Burundi: Enforced disappearances in Burundi do not seem to be a great deal of concern for the United Nations

Burundi: Enforced disappearances in Burundi do not seem to be a great deal of concern for the United Nations
The whole world celebrates every year on August 30, a day of missing people. Before going into detail, see together what the international community calls  » forced disappearance  ». According to the declaration on the protection of all persons against the enforced disappearances, proclaimed by the General Assembly in its resolution A / RES / 47/133 of 1992, there is enforced disappearance when « persons are arrested, detained or removed against their will or otherwise deprived of their freedom by government agents, from any service or at any level, by groups organized or by individuals, who act on behalf of the Government or with its direct support or indirect, permission or assent, and then refuse to reveal the fate of these persons or where they are, or to admit that they are deprived of freedom, subtracting them to the protection of the law. «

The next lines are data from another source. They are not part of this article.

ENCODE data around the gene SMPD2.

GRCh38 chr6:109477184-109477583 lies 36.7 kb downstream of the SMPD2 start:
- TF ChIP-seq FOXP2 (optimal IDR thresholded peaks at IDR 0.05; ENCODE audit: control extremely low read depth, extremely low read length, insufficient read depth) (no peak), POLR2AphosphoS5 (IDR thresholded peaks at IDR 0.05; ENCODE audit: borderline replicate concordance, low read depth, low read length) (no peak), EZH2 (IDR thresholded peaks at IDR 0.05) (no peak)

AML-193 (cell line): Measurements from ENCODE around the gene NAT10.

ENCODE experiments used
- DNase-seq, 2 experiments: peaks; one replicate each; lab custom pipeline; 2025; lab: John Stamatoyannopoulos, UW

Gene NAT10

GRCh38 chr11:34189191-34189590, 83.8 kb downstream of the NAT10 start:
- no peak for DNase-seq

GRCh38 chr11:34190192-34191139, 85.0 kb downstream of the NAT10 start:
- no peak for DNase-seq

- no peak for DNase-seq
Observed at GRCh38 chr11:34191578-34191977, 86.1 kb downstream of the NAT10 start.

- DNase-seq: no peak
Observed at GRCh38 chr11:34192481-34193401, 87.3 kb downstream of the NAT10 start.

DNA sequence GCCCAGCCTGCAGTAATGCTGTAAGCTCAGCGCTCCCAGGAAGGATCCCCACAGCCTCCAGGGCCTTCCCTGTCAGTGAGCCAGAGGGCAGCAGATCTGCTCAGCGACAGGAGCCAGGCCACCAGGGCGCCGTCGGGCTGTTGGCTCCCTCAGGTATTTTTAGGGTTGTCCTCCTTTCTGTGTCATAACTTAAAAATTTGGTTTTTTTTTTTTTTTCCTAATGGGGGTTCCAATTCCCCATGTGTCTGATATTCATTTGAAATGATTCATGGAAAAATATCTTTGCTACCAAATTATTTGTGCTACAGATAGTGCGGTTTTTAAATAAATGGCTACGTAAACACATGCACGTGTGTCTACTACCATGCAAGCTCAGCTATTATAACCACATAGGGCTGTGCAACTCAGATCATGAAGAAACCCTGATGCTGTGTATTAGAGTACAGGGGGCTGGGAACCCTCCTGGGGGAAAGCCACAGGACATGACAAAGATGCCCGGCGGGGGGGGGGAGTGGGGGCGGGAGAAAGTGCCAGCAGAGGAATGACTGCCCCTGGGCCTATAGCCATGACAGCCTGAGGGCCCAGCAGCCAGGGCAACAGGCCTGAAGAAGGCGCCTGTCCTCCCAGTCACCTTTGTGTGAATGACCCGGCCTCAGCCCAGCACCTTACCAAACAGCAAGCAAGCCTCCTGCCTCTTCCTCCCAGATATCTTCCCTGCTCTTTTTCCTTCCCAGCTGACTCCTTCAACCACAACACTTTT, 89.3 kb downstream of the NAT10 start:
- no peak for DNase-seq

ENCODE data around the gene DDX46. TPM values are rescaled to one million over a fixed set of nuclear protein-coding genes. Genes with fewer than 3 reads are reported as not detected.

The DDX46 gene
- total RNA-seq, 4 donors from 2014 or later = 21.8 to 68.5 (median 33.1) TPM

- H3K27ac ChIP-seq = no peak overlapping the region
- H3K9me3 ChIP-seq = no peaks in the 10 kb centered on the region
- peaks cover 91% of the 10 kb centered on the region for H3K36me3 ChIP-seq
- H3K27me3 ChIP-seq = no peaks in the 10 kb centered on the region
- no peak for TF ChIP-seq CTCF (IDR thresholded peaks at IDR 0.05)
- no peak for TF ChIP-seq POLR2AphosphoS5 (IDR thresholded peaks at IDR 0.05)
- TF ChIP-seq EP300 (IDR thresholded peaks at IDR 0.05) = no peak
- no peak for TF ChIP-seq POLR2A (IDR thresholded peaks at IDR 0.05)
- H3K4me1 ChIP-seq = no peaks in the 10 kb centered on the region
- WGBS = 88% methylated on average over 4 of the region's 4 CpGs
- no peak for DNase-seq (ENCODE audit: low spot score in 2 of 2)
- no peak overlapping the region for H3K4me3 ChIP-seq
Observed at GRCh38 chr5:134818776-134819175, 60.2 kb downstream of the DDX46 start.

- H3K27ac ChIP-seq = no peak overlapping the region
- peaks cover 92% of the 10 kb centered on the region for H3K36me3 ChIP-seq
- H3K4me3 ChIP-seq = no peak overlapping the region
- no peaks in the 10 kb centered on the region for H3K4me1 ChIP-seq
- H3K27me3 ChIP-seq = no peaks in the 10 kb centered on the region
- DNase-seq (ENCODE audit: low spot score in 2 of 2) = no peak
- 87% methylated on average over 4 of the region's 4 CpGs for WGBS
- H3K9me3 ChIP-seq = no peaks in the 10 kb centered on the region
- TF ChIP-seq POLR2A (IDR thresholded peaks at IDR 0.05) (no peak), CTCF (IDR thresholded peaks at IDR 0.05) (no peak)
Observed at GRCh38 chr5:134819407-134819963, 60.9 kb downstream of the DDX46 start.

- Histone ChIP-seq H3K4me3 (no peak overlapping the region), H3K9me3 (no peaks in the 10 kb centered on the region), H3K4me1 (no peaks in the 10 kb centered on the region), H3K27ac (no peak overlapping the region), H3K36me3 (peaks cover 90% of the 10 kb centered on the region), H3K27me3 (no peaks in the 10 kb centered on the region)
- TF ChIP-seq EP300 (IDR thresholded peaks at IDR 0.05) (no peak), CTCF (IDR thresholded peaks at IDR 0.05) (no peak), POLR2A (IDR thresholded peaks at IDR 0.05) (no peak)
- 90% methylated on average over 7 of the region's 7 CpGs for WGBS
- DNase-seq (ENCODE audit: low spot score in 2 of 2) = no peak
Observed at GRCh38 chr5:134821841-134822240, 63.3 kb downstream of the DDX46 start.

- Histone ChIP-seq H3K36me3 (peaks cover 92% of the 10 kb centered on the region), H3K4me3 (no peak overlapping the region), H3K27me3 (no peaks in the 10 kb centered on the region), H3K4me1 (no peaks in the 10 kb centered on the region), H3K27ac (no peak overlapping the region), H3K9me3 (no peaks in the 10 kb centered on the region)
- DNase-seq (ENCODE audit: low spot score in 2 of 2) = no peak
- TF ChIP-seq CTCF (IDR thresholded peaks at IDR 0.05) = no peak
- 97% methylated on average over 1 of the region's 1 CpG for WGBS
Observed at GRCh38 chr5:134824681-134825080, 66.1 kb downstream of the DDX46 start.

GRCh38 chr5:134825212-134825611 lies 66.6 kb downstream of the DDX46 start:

The forced disappearance is therefore a serious violation of almost all human rights. Here is a small list: the right to recognition as a person before the law; the right to freedom and security of the person; the right not to be subjected to torture and other cruel, inhuman or degrading treatment; The right to life, when the missing person is killed; the right to an identity; the right to a fair trial and judicial guarantees; the right to an effective remedy, including compensation and compensation; The right to know the truth about the circumstances of a disappearance.